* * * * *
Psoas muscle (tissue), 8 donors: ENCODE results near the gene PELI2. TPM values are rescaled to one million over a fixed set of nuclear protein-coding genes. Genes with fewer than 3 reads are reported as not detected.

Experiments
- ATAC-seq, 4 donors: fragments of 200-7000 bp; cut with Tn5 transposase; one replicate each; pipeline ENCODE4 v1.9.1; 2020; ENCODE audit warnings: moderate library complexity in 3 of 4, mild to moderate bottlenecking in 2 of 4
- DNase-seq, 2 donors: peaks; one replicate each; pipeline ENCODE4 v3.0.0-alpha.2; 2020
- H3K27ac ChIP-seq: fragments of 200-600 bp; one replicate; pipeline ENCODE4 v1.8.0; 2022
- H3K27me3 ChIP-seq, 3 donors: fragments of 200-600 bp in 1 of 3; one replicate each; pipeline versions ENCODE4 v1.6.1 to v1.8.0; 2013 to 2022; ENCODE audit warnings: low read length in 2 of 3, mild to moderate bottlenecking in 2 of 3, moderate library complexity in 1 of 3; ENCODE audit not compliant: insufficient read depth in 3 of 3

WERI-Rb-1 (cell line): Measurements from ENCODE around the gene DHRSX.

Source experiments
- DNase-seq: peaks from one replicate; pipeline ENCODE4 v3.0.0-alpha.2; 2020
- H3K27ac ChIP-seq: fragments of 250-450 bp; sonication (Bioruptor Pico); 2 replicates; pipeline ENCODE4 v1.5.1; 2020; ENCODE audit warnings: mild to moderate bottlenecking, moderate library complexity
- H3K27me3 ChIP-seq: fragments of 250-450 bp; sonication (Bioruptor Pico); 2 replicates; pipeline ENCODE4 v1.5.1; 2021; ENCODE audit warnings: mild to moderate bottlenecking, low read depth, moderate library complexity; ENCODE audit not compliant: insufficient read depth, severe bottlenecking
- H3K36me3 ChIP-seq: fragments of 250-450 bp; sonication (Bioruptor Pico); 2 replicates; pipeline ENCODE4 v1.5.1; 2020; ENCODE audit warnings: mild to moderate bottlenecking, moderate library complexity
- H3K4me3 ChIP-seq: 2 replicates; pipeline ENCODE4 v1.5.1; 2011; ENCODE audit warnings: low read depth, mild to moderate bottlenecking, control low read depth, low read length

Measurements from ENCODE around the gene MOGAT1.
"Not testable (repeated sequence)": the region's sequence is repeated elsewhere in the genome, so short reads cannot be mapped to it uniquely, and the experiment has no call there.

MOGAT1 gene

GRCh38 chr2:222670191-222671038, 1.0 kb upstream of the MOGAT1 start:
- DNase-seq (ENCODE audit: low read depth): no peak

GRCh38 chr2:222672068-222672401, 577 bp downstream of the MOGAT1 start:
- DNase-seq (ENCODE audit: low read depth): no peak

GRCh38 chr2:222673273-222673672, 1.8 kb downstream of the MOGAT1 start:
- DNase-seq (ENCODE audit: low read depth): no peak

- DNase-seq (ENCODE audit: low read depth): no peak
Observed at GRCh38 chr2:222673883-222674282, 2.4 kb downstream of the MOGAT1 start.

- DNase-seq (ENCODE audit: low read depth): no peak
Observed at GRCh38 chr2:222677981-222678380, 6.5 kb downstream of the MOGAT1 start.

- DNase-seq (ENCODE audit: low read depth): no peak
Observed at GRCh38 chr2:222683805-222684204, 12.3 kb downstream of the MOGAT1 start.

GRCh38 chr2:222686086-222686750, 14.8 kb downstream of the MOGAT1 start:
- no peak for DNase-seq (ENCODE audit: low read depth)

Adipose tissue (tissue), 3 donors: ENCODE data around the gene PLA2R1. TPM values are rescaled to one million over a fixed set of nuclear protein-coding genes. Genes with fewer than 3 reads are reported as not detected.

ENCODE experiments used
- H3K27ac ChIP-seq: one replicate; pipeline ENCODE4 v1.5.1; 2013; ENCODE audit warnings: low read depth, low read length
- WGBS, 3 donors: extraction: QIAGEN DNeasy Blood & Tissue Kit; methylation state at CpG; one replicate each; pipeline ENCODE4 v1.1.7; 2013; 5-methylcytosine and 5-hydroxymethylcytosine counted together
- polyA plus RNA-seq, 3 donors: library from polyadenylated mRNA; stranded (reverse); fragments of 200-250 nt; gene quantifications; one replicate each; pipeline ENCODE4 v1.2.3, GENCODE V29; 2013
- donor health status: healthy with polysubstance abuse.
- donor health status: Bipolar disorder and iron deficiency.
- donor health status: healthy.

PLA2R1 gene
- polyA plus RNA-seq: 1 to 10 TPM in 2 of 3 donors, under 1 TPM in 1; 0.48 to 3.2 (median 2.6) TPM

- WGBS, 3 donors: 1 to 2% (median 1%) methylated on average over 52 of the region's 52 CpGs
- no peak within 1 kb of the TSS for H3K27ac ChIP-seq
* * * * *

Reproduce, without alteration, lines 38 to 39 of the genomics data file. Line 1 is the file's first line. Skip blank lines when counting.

- donor health status: healthy.

PLA2R1 gene